A recent search study on risks associated with ovarian cancer has found that overconsumption of ultra-processed food increases the likelihood of cancer. The study also suggested that overconsumption of such food increases the mortality rate from cancer. This study included 197,000 people from the United Kingdom with the male-to-female ratio being almost 50%. Even though the study focussed on studying the effect of ultra-processed food on all cancers, it showed that such food has a significant effect on a person's state of ovarian cancer.
Ultra-processed or over-processed food has become a staple in the modern fast-paced world as it saves the time spent on preparing and cooking fresh foods. Processed food products such as soups, sauces, frozen pizza, and ready-to-eat meals, as well as hot dogs, sausages, french fries, sodas, store-bought cookies, cakes, candies, doughnuts, ice cream, etc. that are manufactured at factories with various mass production processes and are then packed with a shelf life ranging from few days to even a year. As these food products are meant to have a longer shelf life, their manufacturing processes are often coupled with many chemicals such as preservatives, color additives, and processed food ingredients which are far from their natural counterparts used during cooking.
Dr. Kiara Chang, the first author of the study and a member of the Imperial College London’s School of Public Health, expressed similar thoughts. She said that ultra-processed food products often use industry-derived ingredients intending to extend their shelf life. She further added that our bodies do not react to these additives in processed food in the same way as it reacts to fresh and processed food that has minimal alterations. One should also consider that people who are fond of ultra-processed food products such as pizza, hot dogs, french fries, etc., also drink harmful beverages such as soda, which contain higher concentrations of sugar. Such people also avoid eating leafy vegetables and greens which are necessary for replenishing nutrients such as vitamins and minerals. Because of such life choices, these people have a higher likelihood of suffering from lifestyle-based diseases like diabetes, cardiovascular disease, cancer, and many others. However, this observation also challenges the claim that ultra-processed food results in higher chances of cancer.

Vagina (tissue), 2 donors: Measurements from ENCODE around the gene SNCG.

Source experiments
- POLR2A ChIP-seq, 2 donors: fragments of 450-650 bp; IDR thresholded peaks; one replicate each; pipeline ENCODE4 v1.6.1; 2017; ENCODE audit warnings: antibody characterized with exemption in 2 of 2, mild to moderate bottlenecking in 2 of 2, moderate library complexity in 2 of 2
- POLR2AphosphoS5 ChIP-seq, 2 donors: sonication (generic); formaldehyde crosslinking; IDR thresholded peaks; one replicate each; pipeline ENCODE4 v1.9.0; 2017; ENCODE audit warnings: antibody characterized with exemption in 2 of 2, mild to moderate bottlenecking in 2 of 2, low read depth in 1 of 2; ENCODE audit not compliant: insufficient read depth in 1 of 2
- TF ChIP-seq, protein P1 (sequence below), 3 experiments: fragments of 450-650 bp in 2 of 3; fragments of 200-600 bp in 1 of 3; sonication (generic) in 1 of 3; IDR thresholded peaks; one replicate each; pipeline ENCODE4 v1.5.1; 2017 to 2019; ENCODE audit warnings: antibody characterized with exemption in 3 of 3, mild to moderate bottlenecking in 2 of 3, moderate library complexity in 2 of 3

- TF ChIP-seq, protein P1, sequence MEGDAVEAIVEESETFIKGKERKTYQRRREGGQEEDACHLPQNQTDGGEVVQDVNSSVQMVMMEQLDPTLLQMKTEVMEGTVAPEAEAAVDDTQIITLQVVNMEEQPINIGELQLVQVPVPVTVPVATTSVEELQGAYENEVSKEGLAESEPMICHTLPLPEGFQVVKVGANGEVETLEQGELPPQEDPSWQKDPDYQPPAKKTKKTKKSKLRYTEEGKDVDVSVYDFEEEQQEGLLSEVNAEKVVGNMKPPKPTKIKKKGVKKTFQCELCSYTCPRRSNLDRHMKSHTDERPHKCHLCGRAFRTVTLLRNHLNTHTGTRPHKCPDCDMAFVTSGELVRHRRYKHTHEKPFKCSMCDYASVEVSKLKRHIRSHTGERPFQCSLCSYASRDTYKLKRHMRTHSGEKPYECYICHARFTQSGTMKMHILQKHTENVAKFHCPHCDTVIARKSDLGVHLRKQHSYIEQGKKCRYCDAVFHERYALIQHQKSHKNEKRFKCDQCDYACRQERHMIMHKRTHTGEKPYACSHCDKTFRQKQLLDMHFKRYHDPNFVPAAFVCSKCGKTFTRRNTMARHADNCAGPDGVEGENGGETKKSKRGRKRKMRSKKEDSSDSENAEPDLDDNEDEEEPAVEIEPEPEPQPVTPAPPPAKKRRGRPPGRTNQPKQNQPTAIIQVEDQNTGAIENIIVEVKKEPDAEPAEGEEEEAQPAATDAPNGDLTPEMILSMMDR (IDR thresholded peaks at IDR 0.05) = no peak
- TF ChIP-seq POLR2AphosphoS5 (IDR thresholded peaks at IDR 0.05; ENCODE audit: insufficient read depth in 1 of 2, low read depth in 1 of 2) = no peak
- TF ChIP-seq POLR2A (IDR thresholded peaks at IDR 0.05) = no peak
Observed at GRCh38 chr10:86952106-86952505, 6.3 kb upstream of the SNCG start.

Duane Mellor, a registered dietitian, and member of the Aston Medical School in Birmingham said that based on the outcome of the study and already documented observations, the increased rates for cancer may not be specifically linked to the ultra-processed food products but to the lack of healthy living habits. For this study, the researchers analyzed the eating habits of 197,426 people from the UK. The data used in the study was obtained from the UK Biobank, which is one of the largest biomedical databases in the country. The study group of 197,426 people included people with a percentage of ultra-processed food ranging from 10% to as high as 40%. Upon comparing these results, the researchers concluded that a 10% increase in the amount of ultra-processed food in the diet increased the possibility of developing cancer by almost 2% and ovarian cancer by 19%. Although the results are alarming, the study needs further in-depth analysis to make solid claims.